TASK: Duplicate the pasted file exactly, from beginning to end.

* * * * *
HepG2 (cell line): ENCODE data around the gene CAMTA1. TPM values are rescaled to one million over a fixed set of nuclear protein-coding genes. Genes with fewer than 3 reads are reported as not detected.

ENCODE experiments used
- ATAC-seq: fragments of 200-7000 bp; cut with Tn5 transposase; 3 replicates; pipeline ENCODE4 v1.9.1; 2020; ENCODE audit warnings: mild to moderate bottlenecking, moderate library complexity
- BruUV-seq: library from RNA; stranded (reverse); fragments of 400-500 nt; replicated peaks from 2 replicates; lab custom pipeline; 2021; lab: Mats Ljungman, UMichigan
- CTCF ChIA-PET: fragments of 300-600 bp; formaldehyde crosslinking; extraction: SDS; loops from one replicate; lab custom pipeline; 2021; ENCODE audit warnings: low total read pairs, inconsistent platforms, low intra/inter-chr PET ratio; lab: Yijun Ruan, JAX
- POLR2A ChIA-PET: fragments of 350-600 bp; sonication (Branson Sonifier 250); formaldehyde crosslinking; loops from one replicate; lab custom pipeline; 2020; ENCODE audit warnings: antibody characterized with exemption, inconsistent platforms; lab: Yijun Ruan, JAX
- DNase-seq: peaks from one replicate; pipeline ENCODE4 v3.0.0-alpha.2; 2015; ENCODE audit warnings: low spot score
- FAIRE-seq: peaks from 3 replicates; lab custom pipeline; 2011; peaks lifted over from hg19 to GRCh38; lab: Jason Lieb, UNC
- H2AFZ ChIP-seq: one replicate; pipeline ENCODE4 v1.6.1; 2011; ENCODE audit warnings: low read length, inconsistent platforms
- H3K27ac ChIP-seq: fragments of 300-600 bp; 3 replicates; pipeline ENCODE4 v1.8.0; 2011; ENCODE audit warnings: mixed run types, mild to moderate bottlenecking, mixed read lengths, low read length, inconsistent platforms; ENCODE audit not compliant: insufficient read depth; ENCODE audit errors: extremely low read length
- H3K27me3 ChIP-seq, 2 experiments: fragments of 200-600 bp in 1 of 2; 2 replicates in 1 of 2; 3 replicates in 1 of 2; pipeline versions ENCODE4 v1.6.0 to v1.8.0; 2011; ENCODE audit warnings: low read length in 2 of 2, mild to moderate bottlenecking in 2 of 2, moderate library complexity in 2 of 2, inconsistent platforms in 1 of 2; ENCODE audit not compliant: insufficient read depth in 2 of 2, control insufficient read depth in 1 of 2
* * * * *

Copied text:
HepG2 (cell line): ENCODE data around the gene CAMTA1. TPM values are rescaled to one million over a fixed set of nuclear protein-coding genes. Genes with fewer than 3 reads are reported as not detected.

ENCODE experiments used
- ATAC-seq: fragments of 200-7000 bp; cut with Tn5 transposase; 3 replicates; pipeline ENCODE4 v1.9.1; 2020; ENCODE audit warnings: mild to moderate bottlenecking, moderate library complexity
- BruUV-seq: library from RNA; stranded (reverse); fragments of 400-500 nt; replicated peaks from 2 replicates; lab custom pipeline; 2021; lab: Mats Ljungman, UMichigan
- CTCF ChIA-PET: fragments of 300-600 bp; formaldehyde crosslinking; extraction: SDS; loops from one replicate; lab custom pipeline; 2021; ENCODE audit warnings: low total read pairs, inconsistent platforms, low intra/inter-chr PET ratio; lab: Yijun Ruan, JAX
- POLR2A ChIA-PET: fragments of 350-600 bp; sonication (Branson Sonifier 250); formaldehyde crosslinking; loops from one replicate; lab custom pipeline; 2020; ENCODE audit warnings: antibody characterized with exemption, inconsistent platforms; lab: Yijun Ruan, JAX
- DNase-seq: peaks from one replicate; pipeline ENCODE4 v3.0.0-alpha.2; 2015; ENCODE audit warnings: low spot score
- FAIRE-seq: peaks from 3 replicates; lab custom pipeline; 2011; peaks lifted over from hg19 to GRCh38; lab: Jason Lieb, UNC
- H2AFZ ChIP-seq: one replicate; pipeline ENCODE4 v1.6.1; 2011; ENCODE audit warnings: low read length, inconsistent platforms
- H3K27ac ChIP-seq: fragments of 300-600 bp; 3 replicates; pipeline ENCODE4 v1.8.0; 2011; ENCODE audit warnings: mixed run types, mild to moderate bottlenecking, mixed read lengths, low read length, inconsistent platforms; ENCODE audit not compliant: insufficient read depth; ENCODE audit errors: extremely low read length
- H3K27me3 ChIP-seq, 2 experiments: fragments of 200-600 bp in 1 of 2; 2 replicates in 1 of 2; 3 replicates in 1 of 2; pipeline versions ENCODE4 v1.6.0 to v1.8.0; 2011; ENCODE audit warnings: low read length in 2 of 2, mild to moderate bottlenecking in 2 of 2, moderate library complexity in 2 of 2, inconsistent platforms in 1 of 2; ENCODE audit not compliant: insufficient read depth in 2 of 2, control insufficient read depth in 1 of 2